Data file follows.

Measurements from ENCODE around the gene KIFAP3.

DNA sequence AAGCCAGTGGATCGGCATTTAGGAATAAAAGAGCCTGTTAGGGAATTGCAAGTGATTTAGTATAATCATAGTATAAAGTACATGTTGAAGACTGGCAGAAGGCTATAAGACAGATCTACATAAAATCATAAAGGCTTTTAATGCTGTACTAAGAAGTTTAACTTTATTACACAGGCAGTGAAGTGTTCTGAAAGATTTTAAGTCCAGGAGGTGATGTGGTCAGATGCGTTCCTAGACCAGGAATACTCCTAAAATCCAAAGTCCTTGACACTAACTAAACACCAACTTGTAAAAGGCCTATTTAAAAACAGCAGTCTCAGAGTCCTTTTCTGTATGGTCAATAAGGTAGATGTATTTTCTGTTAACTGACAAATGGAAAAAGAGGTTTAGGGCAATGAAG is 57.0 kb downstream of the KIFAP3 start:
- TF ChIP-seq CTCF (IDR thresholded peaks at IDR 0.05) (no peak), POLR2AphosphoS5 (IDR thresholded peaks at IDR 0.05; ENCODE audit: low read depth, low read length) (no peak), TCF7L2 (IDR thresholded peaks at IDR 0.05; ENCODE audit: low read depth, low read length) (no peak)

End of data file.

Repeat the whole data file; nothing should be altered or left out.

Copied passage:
Measurements from ENCODE around the gene KIFAP3.

DNA sequence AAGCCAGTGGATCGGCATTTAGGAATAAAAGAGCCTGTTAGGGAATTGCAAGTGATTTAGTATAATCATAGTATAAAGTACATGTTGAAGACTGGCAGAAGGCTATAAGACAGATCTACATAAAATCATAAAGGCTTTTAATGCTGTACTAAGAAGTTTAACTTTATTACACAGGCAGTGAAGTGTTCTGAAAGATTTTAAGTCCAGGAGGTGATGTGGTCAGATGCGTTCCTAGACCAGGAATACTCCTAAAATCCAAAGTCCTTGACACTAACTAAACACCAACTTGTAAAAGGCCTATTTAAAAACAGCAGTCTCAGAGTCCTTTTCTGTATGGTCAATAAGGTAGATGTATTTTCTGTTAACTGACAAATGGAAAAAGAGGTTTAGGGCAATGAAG is 57.0 kb downstream of the KIFAP3 start:
- TF ChIP-seq CTCF (IDR thresholded peaks at IDR 0.05) (no peak), POLR2AphosphoS5 (IDR thresholded peaks at IDR 0.05; ENCODE audit: low read depth, low read length) (no peak), TCF7L2 (IDR thresholded peaks at IDR 0.05; ENCODE audit: low read depth, low read length) (no peak)